Copyright © 2003 Henrietta W. Hay
The USA Patriot Act is not Patriotism
March 7, 2003
Patriot: "One who loves, supports, and defends one's country." This
definition is from the American Heritage Dictionary.
U. S. A. Patriot Act: This definition is from the U. S. Congress.
With great haste and secrecy and in the name of "war on terrorism"
Congress passed legislation that gives the Executive Branch sweeping
new powers that undermine the Bill of Rights.
Since my ancestors fought in the American Revolution and I have loved my
country for more years than most, I think I have a right, really a duty,
to object to Congress' re-writing of the Constitution in a burst of
The Patriot Act contains 342 pages and most members of Congress admitted
that they had read only a few paragraphs or none at all. It was thrown
together in 45 days and Congress passed it on October 26, 2001 and the
President signed it the same day.
It threatens the First Fourth, Fifth, Sixth, Eighth and Fourteenth
Amendments, including, among many other things, freedom of speech and
religion, freedom from search and seizure, right to due process of the
and the right to privacy within one's home.
The Patriot Bill was guided through Congress by John Ashcroft, defeated
in his bid for re-election as Senator from Missouri, and appointed
Attorney General by President Bush. Perhaps he should have read what
Benjamin Franklin wrote in 1759, ""They that can give up essential
liberty to obtain a little temporary safety deserve neither liberty or
safety." To protect ourselves at the cost of losing the very basis of
freedom on which our country was built is to lose what we are fighting
Jonathan Turley, writing for the Los Angeles Times said, "Ever since
Ashcroft pushed the U. S. Patriot Act through an overwhelmingly supine
Congress soon after September 11, he has subverted more elements of the
Bill of Rights than any attorney general in American history."
But the Patriot Act was not enough. The Justice Department included in
the Homeland Security Act, a section called Operation TIPS, which was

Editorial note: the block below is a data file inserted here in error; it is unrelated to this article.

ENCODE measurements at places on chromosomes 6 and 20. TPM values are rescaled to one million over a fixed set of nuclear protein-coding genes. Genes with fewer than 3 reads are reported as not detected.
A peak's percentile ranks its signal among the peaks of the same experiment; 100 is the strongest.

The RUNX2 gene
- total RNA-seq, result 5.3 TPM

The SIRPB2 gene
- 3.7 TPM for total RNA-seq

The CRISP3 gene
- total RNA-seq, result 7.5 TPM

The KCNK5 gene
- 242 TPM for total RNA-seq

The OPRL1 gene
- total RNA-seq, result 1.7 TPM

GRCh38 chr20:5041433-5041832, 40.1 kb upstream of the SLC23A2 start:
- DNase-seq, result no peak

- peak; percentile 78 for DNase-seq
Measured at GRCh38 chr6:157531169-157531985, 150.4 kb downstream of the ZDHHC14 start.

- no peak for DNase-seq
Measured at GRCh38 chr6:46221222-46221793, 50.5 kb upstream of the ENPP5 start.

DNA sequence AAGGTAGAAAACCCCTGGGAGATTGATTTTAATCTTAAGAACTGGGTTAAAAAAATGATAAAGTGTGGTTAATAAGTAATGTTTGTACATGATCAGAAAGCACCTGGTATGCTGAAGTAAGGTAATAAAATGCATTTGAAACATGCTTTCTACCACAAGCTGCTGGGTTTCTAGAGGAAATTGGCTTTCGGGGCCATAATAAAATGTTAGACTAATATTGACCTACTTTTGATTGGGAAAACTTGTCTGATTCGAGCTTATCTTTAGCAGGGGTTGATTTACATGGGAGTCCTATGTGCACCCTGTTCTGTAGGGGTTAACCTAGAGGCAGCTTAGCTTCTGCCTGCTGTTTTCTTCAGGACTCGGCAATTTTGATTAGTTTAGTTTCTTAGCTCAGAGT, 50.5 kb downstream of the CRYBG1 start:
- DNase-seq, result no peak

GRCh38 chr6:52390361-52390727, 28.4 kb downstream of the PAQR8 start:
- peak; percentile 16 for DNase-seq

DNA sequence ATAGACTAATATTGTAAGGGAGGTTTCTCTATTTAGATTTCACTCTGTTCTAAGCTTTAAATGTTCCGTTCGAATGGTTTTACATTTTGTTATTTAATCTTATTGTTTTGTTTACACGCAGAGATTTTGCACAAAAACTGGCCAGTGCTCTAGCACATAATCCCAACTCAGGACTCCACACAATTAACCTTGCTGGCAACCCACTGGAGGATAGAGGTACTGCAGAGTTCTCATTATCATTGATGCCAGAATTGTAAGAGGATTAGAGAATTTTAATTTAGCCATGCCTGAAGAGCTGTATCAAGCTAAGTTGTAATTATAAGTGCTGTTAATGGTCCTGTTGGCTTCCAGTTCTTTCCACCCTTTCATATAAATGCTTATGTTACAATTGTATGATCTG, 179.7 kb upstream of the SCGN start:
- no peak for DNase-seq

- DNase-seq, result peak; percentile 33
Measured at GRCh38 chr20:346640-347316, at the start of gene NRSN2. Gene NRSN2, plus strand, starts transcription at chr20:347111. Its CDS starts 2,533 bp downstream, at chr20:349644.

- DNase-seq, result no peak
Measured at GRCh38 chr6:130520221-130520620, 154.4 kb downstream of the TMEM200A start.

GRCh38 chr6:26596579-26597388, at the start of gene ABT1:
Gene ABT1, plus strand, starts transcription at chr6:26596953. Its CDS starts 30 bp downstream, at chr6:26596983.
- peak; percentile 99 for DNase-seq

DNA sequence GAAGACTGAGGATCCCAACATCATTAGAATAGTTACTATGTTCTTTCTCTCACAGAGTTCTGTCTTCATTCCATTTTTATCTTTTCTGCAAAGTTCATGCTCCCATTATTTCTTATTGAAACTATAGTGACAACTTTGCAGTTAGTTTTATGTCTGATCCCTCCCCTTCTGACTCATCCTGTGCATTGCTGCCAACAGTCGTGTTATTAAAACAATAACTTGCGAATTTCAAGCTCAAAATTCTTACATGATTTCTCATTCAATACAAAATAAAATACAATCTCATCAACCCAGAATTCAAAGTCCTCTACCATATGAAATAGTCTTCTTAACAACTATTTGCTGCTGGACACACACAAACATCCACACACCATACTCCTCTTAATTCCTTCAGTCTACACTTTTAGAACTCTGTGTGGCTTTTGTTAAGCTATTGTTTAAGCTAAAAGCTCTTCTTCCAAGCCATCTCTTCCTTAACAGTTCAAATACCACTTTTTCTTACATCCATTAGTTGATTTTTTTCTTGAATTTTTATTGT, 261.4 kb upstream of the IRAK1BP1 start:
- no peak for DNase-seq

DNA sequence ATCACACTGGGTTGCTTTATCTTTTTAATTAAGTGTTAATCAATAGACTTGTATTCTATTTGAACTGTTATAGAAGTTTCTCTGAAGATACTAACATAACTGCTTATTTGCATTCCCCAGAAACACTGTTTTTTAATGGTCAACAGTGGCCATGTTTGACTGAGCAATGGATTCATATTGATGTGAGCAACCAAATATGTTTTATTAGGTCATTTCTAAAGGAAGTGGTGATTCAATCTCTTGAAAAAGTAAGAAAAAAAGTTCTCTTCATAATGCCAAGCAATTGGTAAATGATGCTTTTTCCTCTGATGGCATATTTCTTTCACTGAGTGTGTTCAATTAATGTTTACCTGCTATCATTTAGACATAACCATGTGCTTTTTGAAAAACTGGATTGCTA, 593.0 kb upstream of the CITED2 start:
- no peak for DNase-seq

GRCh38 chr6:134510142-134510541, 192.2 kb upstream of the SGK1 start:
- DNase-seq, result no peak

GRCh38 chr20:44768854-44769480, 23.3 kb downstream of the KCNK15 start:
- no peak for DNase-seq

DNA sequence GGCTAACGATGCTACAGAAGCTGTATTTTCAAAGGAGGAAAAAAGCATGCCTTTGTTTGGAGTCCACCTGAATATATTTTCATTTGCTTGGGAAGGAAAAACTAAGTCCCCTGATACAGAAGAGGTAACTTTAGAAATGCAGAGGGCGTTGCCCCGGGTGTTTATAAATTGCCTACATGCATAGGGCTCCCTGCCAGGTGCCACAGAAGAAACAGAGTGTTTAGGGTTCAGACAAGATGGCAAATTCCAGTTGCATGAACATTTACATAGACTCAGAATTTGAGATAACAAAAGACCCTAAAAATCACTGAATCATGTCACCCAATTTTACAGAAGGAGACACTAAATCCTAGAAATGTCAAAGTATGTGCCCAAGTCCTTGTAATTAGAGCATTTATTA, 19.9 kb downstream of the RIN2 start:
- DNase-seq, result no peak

even more frightening. It would have given millions of truckers, letter
carriers, train conductors, utility workers and others a formal way to
report "suspicious activity." It would have encouraged the public to
report on their neighbors' suspicious behavior, on the books they read,
the friends they have, the organizations to which they give money
Fortunately, it was stopped by Republican Representative Dick Arney and
Democrat Senator Patrick Leahy. But more than 200,000 tips have been
filed anyway since September 11.
But Ashcroft did not want to hear criticism or protest. As the dissent
began to grow, he made this outrageous statement to The Senate Judiciary
Committee last December. "We need honest, reasoned debate; not fear
mongering.....To those who scare peace-loving people with phantoms of
lost liberty; my message is this: Your tactics only aid terrorists --
for they erode our national unity and diminish our resolve. They give
ammunition to America's enemies and pause to America's friends. They
encourage people of good will to remain silent in the face of evil."
Many highly reputable organizations in America are fighting back. The
American Civil Liberties Union has started a national campaign to
challenge government anti-terrorist effort, called Keep America Safe
and Free . ACLU spokeswoman Emily Whitfield says, "The Bush
administration has presented Americans with a false dichotomy that we
must choose between being safe or free. We're saying there doesn't have
to be a choice. We can stay safe and free at the same time."
An ACLU press release reads, "We will continue to voice our disagreement
when we feel the government has stepped out of bounds and will do so
with the conviction that one of the highest forms of patriotism is
devotion to the Constitution and the freedoms guaranteed within,
including the right to speak out in disagreement with the powers that
Meanwhile, where are the Congressional Democrats?